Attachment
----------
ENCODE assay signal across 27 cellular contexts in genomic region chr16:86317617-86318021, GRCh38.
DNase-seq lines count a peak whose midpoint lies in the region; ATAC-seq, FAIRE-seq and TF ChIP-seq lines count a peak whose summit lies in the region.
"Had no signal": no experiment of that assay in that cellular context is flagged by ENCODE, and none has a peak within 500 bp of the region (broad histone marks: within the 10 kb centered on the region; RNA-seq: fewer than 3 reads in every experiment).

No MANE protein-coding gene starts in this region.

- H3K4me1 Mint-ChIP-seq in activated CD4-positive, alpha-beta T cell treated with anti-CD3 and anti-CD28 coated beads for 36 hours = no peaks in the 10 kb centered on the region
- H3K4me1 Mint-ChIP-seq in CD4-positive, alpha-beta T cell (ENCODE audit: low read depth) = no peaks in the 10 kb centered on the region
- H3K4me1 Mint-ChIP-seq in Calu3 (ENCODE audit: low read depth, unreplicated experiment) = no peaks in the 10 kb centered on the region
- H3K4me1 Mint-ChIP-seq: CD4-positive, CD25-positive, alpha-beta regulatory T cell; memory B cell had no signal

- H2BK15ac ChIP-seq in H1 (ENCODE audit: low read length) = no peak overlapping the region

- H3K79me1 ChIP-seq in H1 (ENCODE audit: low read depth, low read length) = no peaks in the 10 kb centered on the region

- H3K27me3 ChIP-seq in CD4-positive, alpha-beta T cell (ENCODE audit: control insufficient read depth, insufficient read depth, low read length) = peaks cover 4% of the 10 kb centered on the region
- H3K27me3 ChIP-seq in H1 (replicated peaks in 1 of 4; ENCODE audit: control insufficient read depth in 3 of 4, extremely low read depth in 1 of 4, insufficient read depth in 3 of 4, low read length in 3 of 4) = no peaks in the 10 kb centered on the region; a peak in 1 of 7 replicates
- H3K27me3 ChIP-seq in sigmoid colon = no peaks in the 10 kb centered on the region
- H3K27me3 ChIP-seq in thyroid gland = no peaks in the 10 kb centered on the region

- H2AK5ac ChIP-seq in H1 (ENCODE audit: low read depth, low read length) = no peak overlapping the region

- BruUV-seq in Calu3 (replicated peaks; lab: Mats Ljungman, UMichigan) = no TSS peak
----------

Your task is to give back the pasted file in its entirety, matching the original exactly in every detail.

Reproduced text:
ENCODE assay signal across 27 cellular contexts in genomic region chr16:86317617-86318021, GRCh38.
DNase-seq lines count a peak whose midpoint lies in the region; ATAC-seq, FAIRE-seq and TF ChIP-seq lines count a peak whose summit lies in the region.
"Had no signal": no experiment of that assay in that cellular context is flagged by ENCODE, and none has a peak within 500 bp of the region (broad histone marks: within the 10 kb centered on the region; RNA-seq: fewer than 3 reads in every experiment).

No MANE protein-coding gene starts in this region.

- H3K4me1 Mint-ChIP-seq in activated CD4-positive, alpha-beta T cell treated with anti-CD3 and anti-CD28 coated beads for 36 hours = no peaks in the 10 kb centered on the region
- H3K4me1 Mint-ChIP-seq in CD4-positive, alpha-beta T cell (ENCODE audit: low read depth) = no peaks in the 10 kb centered on the region
- H3K4me1 Mint-ChIP-seq in Calu3 (ENCODE audit: low read depth, unreplicated experiment) = no peaks in the 10 kb centered on the region
- H3K4me1 Mint-ChIP-seq: CD4-positive, CD25-positive, alpha-beta regulatory T cell; memory B cell had no signal

- H2BK15ac ChIP-seq in H1 (ENCODE audit: low read length) = no peak overlapping the region

- H3K79me1 ChIP-seq in H1 (ENCODE audit: low read depth, low read length) = no peaks in the 10 kb centered on the region

- H3K27me3 ChIP-seq in CD4-positive, alpha-beta T cell (ENCODE audit: control insufficient read depth, insufficient read depth, low read length) = peaks cover 4% of the 10 kb centered on the region
- H3K27me3 ChIP-seq in H1 (replicated peaks in 1 of 4; ENCODE audit: control insufficient read depth in 3 of 4, extremely low read depth in 1 of 4, insufficient read depth in 3 of 4, low read length in 3 of 4) = no peaks in the 10 kb centered on the region; a peak in 1 of 7 replicates
- H3K27me3 ChIP-seq in sigmoid colon = no peaks in the 10 kb centered on the region
- H3K27me3 ChIP-seq in thyroid gland = no peaks in the 10 kb centered on the region

- H2AK5ac ChIP-seq in H1 (ENCODE audit: low read depth, low read length) = no peak overlapping the region

- BruUV-seq in Calu3 (replicated peaks; lab: Mats Ljungman, UMichigan) = no TSS peak